that stuff to be "secure enough":

So, besides appealing to conscience, appealing to intelligence (military 
and economic) has not worked, either. :-(

So, I'm saying, besides being immoral, and stupid, current policies are 
*ironic*. :-)

"There are three things which are real:
God, human folly, and laughter.
The first two are beyond our comprehension.
So we must do what we can with the third." (John F. Kennedy)

Maybe humor will succeed where conscience and intelligence has failed. :-)

Or, maybe all three together will do the job. :-)

So, I'd suggest read the above, and then starting thinking about how it is 
all really funny in an ironic way, our current situation. Kind of like a 
whole village of people dying of thirst, fighting over one last canteen of 
water, using firefighter-style water cannons taking water by an expensively 
maintained pipeline from a nearby freshwater lake. That's the current state 
of our world, IMHO. :-) Or rather: :-( See also:
"No contest: the case against competition"

Our current energy situation includes national security issues in relation 
to oil. We power US aircraft carriers and submarines guarding the oil-filled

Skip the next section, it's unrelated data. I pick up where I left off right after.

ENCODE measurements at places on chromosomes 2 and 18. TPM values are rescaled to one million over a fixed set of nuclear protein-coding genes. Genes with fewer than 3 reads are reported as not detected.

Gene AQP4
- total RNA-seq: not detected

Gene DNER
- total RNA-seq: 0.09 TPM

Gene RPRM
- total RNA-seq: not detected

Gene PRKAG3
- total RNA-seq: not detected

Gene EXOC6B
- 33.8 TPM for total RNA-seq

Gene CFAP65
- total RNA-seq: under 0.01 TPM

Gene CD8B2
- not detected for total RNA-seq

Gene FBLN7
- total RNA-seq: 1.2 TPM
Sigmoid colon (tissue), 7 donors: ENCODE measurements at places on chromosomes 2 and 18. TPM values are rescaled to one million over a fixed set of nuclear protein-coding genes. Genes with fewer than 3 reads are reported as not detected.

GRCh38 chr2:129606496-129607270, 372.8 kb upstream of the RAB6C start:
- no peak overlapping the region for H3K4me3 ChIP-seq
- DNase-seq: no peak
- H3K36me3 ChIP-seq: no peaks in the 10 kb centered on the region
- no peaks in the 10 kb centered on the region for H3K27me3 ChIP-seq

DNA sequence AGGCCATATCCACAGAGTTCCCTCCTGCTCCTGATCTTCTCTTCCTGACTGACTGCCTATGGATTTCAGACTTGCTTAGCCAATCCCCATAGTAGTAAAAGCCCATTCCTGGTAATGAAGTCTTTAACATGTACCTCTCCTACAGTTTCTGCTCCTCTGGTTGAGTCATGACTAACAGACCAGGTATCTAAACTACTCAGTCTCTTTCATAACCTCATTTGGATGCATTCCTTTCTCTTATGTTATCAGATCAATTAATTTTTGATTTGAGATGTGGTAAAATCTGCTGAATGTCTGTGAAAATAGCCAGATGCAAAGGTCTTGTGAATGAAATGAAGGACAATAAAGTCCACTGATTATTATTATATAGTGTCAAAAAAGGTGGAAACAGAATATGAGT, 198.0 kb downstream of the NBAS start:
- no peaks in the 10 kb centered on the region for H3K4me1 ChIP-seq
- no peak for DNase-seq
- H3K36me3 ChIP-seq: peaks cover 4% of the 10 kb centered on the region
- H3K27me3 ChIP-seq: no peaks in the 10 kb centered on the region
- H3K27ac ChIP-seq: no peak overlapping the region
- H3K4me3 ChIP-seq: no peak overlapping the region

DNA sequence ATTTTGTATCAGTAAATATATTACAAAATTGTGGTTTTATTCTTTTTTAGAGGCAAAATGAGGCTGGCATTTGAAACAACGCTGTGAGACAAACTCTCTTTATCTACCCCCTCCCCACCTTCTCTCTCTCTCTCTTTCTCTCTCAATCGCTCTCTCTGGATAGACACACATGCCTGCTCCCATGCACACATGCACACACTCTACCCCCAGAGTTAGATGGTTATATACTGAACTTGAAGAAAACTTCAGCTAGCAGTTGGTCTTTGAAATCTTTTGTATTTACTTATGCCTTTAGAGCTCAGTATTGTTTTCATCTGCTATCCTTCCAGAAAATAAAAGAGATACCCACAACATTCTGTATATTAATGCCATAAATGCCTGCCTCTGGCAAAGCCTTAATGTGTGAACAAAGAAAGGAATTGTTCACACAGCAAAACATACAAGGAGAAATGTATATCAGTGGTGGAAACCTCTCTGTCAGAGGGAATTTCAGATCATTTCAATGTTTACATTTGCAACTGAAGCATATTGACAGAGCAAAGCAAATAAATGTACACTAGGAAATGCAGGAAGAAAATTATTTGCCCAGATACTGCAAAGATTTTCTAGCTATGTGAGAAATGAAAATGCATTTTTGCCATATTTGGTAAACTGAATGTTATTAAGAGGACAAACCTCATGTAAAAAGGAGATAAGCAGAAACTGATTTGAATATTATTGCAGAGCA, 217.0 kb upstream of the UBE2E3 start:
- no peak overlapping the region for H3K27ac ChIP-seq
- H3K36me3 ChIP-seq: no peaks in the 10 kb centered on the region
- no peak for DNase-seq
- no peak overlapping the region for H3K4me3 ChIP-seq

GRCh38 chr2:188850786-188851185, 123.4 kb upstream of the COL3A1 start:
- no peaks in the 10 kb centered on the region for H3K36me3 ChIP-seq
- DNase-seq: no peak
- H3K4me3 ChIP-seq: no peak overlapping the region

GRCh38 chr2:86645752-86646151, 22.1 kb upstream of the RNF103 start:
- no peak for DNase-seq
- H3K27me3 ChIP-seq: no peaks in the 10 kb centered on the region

Persian Gulf with nuclear reactors (not that I'm a big nuclear fan). We 
power our land based nuclear missile silos (to attack the USSR if they move 
in to take the oil) by solar panels. All totally ironic. :-( And then we are 
building advanced military robots that can be controlled across the globe 
through a global communications network to fight over wealth and assassinate 
individuals and otherwise blow up children in Pakistan, instead of using the 
robots to build wealth and help take care of children, or use the 
communications network to build peace and shared understandings. Again, 
completely ironic. :-(

As a comedian (Brett Leake) suggested to me last year at a humor conference:
* state the problem -- we currently have limited resources;
* restate the problem in an ironic way -- we are spending vast amounts of 
time and money and resources to build a military apparatus and bureaucracy 
(DRM, RIAA, patent fights) to enforce ways of rationing scarce resources;
* draw out the irony -- if we put as much energy into solving our resource 
problems as in preparing to fight over them, we would not have any major 
resource problems. :-)

Examples of people choosing a different route:
   http://en.wikipedia.org/wiki/Nanosolar (solar)